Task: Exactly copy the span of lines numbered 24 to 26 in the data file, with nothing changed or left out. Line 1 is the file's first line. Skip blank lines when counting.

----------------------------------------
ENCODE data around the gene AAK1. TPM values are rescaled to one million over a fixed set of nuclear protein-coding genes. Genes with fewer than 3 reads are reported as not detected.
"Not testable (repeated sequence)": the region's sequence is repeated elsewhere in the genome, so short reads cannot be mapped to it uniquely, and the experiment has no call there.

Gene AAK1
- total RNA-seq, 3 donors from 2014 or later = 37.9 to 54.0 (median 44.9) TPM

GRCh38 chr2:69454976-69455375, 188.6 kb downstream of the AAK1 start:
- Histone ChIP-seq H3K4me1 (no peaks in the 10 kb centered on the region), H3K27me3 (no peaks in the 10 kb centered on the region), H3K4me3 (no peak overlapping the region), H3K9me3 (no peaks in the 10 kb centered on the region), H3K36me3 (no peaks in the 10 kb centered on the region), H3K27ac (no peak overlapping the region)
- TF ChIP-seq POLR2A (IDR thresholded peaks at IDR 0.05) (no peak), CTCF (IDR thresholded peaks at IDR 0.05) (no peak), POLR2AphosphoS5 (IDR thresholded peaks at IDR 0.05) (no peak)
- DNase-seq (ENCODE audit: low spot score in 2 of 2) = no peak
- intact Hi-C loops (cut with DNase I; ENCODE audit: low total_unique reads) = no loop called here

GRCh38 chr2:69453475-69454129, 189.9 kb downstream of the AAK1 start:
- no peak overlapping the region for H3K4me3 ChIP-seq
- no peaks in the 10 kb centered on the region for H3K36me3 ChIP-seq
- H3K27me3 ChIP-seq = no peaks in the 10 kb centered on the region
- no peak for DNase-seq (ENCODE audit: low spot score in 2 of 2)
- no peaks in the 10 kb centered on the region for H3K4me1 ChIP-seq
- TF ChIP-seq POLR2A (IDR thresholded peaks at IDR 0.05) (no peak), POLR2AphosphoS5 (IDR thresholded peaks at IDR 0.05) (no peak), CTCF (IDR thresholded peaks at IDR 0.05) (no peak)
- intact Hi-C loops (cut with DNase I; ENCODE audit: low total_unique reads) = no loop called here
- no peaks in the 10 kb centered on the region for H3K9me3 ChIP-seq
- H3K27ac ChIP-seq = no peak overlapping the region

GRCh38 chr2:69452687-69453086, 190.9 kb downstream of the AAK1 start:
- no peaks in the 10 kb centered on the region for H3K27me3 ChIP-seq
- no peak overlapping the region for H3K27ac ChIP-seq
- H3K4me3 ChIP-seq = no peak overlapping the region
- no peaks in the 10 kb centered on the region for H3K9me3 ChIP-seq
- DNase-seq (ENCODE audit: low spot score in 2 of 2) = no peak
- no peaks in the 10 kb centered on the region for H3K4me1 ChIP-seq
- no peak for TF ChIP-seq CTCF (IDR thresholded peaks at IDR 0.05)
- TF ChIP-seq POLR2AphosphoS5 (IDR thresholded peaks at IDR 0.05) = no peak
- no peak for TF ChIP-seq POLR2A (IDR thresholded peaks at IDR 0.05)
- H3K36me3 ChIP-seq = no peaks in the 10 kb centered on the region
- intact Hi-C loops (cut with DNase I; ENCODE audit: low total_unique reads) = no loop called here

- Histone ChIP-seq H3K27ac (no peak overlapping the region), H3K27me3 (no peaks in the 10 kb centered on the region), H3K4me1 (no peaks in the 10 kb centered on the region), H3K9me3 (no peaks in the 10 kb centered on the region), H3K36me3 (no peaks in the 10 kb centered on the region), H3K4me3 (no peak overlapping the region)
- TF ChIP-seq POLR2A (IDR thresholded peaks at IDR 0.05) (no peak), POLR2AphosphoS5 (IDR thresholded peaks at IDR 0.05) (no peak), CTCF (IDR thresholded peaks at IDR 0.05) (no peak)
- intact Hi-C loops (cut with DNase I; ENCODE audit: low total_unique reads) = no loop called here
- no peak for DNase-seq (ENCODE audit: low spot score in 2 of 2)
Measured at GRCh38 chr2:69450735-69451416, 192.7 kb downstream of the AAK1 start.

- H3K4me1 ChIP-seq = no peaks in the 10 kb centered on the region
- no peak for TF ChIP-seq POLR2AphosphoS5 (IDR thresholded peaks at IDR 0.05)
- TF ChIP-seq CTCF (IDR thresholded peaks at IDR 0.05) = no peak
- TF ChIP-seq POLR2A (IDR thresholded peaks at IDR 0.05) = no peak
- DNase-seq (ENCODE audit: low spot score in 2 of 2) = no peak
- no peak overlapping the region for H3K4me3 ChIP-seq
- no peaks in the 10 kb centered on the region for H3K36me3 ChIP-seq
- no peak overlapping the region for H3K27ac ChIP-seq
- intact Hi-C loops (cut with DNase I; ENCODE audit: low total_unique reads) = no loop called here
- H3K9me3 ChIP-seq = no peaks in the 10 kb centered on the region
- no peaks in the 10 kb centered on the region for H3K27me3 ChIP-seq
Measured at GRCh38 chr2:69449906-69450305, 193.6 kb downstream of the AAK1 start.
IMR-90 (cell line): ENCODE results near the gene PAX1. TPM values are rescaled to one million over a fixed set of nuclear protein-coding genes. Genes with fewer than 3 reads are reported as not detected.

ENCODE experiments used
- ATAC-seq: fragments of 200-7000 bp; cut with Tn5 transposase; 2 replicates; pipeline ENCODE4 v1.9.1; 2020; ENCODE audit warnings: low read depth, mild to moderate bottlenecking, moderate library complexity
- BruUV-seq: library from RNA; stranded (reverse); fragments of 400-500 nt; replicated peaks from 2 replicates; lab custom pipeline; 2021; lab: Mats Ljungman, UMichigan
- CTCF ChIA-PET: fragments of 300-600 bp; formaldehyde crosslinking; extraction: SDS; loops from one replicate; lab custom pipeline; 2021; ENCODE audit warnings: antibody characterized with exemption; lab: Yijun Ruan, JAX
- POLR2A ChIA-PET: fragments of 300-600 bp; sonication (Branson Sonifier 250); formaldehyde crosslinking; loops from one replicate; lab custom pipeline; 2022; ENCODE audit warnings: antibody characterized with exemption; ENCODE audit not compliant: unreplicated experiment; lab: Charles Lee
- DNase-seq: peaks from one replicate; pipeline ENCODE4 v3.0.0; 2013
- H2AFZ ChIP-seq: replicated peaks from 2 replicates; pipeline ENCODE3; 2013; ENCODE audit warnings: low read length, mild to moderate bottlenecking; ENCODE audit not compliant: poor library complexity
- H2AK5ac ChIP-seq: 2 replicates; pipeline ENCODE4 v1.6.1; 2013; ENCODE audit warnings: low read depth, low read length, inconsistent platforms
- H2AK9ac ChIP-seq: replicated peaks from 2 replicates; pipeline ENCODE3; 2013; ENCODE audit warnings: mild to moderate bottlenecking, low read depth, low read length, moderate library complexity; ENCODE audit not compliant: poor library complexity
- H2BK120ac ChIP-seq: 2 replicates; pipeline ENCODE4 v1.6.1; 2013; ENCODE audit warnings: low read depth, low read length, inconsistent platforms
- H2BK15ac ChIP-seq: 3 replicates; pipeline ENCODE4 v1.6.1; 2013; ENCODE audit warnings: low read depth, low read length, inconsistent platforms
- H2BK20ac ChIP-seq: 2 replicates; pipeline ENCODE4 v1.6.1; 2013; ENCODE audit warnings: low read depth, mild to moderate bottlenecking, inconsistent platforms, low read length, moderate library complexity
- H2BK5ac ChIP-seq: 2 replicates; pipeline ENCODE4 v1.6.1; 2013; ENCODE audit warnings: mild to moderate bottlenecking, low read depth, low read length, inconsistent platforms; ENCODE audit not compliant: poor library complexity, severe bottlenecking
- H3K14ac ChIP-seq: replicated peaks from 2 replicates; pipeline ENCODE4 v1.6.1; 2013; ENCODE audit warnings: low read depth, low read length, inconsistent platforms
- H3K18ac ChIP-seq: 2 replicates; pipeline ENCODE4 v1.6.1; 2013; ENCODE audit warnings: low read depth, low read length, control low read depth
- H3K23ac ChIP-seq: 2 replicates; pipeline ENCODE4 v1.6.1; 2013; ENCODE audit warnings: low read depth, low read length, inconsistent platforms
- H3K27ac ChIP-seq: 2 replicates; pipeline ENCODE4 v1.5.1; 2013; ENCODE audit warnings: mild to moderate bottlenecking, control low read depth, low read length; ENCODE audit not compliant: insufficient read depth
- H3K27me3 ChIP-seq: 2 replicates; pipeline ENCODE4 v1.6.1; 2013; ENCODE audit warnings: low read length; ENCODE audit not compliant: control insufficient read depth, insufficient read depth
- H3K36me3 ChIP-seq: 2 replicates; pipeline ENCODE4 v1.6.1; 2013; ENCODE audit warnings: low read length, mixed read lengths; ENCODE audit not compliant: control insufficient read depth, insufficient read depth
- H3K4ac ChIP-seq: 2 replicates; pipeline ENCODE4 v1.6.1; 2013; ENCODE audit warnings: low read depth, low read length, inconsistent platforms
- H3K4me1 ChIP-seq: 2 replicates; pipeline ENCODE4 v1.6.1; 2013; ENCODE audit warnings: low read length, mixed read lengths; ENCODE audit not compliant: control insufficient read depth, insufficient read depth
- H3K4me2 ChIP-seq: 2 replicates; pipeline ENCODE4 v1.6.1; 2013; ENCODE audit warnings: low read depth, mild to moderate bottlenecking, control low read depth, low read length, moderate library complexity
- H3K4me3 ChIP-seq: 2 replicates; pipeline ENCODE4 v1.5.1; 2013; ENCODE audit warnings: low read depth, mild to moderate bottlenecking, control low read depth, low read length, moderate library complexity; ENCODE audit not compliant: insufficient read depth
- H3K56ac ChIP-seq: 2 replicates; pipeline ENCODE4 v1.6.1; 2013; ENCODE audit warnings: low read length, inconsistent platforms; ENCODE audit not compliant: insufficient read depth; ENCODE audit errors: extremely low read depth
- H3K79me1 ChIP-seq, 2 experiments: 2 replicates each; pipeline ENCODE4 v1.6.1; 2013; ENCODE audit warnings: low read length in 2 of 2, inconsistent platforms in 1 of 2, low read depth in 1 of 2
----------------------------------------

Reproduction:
- no peaks in the 10 kb centered on the region for H3K9me3 ChIP-seq
- DNase-seq (ENCODE audit: low spot score in 2 of 2) = no peak
- no peaks in the 10 kb centered on the region for H3K4me1 ChIP-seq